Click here to follow us on Twitter @circletrackplus


Lots of people tell me, "I don't even watch the races anymore," or, "I just watch the last 30 minutes."

I never thought, back in the early 1990s, when I started making most of a living writing about stock car races, that what people said about NASCAR would ever be what, at the time, they were saying about the NBA.

I guess part of it is that people have changed to the point where they'd rather watch their phone than their television set. One reason folks think the racing is boring is that they don't really watch it anymore.

I try to resist overkill. If I had two different TV sets, two phones, and timing and scoring on the laptop, there's no way I would be able to keep up. Besides, sports to me is about experiencing it viscerally, not statistically. Some writers look at the numbers, then describe them. I watch what happens, draw conclusions and see if I can use numbers to explain what my eyes tell me. I use numbers as a last, not a first, resort.

That method used to be common. Now it leaves me out in the wilderness, or maybe the infield, all alone.

Sunday's 5-Hour Energy 301 had one moment to commend it, but that was a minute that made it worthwhile. It wasn't a lead change. The race had only 10. Many were on pit road. It was, in the short run, a means for Kyle Busch to get his Toyota back on the lead lap. It was also a moment that should be replayed over and over, for years and years.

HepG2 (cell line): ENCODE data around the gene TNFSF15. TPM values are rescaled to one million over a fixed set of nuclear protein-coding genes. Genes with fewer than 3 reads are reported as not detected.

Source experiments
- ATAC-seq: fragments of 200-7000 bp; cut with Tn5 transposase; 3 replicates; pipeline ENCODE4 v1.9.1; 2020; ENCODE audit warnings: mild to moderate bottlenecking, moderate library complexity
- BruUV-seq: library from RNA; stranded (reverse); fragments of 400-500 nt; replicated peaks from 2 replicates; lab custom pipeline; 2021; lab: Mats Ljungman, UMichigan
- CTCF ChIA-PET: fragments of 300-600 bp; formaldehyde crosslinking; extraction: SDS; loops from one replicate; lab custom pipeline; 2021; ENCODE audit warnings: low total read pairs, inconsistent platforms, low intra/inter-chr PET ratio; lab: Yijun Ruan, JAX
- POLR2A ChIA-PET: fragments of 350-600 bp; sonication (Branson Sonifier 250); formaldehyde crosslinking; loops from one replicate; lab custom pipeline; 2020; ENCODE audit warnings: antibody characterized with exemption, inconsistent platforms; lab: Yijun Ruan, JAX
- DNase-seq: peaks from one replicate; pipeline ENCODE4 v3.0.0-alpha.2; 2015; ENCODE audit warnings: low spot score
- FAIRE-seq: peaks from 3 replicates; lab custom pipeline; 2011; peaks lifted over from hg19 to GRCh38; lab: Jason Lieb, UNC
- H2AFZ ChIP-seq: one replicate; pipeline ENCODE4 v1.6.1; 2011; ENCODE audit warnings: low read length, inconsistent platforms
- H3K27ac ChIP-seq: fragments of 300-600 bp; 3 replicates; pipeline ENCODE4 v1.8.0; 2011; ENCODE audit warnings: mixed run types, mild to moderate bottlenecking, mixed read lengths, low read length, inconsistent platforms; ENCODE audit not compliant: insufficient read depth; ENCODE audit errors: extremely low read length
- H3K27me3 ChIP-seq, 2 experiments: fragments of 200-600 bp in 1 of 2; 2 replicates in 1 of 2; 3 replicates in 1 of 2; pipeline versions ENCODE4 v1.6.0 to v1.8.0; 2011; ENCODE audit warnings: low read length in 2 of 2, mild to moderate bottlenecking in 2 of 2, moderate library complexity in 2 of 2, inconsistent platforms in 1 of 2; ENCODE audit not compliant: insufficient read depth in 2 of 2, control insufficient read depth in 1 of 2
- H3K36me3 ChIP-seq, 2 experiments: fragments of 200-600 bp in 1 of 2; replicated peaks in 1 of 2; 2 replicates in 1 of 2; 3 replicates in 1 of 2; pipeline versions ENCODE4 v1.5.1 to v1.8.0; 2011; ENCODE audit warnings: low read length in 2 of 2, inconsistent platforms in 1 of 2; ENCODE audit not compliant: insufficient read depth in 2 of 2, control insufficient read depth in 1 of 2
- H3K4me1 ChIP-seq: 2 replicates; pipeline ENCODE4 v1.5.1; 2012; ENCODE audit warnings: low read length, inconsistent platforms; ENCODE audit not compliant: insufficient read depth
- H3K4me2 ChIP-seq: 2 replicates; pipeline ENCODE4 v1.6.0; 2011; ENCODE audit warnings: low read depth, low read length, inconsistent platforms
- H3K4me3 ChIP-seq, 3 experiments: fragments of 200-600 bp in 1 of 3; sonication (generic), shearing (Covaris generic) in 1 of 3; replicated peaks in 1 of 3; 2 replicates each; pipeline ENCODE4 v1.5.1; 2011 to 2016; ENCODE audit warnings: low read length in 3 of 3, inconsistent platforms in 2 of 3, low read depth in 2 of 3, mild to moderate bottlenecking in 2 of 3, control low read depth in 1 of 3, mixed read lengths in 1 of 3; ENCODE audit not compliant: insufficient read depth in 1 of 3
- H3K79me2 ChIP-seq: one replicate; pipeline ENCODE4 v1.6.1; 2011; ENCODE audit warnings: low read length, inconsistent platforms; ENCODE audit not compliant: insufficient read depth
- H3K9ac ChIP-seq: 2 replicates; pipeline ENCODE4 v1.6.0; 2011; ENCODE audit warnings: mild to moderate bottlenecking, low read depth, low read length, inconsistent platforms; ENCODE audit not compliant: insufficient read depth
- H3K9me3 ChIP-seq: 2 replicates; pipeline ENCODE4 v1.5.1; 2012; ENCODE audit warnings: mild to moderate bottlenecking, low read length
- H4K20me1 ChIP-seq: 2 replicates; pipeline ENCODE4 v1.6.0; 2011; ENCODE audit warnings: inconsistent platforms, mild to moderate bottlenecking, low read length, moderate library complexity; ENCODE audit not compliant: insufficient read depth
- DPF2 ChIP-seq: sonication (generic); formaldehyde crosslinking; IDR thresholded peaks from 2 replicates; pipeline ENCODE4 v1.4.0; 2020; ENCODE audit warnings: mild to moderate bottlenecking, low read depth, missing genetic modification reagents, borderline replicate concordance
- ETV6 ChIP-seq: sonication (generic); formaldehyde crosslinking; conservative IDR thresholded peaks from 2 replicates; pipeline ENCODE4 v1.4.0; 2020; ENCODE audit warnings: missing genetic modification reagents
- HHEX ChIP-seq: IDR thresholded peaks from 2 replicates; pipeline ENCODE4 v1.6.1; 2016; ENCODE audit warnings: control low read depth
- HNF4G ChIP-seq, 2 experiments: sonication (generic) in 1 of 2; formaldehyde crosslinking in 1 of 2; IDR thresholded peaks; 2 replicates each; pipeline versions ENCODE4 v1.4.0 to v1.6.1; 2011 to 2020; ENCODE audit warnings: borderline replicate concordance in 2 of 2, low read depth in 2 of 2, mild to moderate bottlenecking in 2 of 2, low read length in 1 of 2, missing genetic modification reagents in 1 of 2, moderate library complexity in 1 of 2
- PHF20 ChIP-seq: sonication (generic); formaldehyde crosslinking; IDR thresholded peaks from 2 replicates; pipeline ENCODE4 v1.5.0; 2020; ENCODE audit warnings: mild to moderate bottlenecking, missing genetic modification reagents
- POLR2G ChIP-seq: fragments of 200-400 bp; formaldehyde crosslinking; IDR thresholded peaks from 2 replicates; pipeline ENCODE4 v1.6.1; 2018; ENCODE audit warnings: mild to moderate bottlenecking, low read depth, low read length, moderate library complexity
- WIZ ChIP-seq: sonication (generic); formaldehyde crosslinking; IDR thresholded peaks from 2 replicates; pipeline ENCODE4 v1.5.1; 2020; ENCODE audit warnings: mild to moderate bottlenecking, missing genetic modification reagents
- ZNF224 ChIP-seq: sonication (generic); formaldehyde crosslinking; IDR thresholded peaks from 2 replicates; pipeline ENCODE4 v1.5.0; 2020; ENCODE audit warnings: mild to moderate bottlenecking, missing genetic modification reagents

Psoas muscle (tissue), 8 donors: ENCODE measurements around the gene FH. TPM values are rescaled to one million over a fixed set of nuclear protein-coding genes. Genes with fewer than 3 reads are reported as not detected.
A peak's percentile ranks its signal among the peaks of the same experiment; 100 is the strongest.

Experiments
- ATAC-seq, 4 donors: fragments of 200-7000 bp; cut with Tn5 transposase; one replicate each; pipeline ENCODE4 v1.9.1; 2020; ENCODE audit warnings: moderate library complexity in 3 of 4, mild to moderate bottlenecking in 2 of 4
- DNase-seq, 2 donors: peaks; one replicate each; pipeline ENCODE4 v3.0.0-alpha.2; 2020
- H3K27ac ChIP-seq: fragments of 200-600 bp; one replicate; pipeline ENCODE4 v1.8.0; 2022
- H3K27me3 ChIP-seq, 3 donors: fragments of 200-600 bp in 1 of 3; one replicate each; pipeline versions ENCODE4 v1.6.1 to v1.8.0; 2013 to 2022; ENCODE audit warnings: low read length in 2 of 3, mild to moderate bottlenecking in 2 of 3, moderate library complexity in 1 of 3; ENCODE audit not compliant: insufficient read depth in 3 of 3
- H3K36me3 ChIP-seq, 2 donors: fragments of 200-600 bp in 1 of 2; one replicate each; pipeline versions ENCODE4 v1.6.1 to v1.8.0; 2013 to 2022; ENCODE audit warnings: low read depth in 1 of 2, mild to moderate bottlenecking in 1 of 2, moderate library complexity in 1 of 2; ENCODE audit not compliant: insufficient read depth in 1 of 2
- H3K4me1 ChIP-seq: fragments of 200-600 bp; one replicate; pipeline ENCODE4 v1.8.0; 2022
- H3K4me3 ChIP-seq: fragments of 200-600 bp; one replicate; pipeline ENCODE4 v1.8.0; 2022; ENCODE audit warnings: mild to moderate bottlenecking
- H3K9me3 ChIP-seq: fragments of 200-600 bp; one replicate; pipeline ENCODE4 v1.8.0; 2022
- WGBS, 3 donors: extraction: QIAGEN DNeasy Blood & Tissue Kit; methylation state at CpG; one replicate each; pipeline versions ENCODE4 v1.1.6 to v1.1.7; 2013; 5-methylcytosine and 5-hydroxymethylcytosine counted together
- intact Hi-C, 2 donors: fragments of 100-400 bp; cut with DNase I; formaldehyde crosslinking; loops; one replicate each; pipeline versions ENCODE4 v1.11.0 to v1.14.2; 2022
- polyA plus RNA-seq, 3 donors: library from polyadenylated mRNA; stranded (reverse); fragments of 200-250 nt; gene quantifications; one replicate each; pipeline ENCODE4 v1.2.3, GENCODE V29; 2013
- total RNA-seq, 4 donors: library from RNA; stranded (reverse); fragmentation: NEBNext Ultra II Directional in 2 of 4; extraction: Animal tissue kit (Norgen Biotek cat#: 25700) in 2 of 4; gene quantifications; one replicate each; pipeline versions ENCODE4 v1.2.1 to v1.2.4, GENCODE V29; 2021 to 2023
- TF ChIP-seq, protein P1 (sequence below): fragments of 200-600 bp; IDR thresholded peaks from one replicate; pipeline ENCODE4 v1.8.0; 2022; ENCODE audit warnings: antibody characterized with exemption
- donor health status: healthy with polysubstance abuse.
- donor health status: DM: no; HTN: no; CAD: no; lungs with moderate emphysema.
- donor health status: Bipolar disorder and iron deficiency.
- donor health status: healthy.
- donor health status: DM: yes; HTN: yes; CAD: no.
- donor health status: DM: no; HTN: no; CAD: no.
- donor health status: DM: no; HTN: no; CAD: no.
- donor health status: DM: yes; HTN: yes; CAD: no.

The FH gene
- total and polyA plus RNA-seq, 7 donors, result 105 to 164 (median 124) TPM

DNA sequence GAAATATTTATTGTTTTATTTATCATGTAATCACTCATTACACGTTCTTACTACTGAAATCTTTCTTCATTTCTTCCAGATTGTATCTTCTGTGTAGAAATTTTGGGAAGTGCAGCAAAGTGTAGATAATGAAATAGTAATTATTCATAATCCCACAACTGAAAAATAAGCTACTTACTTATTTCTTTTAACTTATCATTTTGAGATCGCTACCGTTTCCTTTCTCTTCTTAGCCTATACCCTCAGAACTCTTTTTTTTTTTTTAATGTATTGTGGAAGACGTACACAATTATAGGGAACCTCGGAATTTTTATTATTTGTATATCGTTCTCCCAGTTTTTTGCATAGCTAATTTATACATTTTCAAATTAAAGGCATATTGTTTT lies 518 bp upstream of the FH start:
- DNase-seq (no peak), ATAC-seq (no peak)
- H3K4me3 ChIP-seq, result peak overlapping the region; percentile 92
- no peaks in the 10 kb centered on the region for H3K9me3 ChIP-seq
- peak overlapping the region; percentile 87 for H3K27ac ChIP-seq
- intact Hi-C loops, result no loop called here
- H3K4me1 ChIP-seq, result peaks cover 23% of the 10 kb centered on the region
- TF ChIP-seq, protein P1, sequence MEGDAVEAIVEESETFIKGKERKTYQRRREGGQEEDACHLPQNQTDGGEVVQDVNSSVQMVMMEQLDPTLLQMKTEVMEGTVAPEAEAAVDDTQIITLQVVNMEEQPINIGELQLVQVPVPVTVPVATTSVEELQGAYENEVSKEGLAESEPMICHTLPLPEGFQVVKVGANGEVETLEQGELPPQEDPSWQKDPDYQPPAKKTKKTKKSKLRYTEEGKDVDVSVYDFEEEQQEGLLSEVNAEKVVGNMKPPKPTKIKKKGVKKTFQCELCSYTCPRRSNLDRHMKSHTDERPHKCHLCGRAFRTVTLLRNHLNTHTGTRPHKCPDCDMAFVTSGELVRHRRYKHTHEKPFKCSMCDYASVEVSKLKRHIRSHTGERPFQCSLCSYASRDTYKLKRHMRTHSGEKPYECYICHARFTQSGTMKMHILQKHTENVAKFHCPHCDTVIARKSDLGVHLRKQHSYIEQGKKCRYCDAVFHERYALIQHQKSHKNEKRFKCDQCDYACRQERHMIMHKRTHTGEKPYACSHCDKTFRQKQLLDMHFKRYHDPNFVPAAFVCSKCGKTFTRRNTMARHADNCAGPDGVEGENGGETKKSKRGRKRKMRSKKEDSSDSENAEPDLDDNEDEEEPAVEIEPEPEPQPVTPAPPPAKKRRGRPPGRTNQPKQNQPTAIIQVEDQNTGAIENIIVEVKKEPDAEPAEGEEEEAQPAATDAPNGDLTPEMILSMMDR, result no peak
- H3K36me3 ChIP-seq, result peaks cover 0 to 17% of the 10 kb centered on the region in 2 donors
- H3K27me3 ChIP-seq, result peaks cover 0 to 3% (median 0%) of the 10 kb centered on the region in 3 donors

Needing desperately to get back on the lead lap, Busch took advantage of NASCAR's strange reluctance to throw a caution flag while dozens of drivers were screaming, via their “electronic devices,” that the track was coated in oil. He threw caution to the wind -- Busch needs only a mild ruffle of the leaves to go all bold and aggressive -- and, when Kevin Harvick's Chevy and Brad Keselowski's Ford slowed to avoid lapped cars, Busch's Toyota swooped across the front of Keselowski's car and stayed inside to overtake Harvick's.

In Race Control, someone apparently threw a bucket of water in the officials' faces, they ordered a yellow flag and a pot of coffee, all the leaders pitted, Busch didn't need to, he went from a lap behind to the lead, and made sure that nothing else mattered for the final 49 laps.
I haven't seen anything like it since they stopped racing back to the yellow flag.

Busch may self-destruct next week. He may finally win a Sprint Cup championship. When his career is over, he will be remembered more for brilliance than efficiency.

People don't remember efficiency. Ask Jimmie Johnson, who has more efficiency than this laptop and the championships to prove it.

One never knows when, all of a sudden, amid a humdrum race watched by an embarrassingly sparse crowd, the damndest thing will happen.

I'll remember that move by Kyle Busch for as long as I remember at all.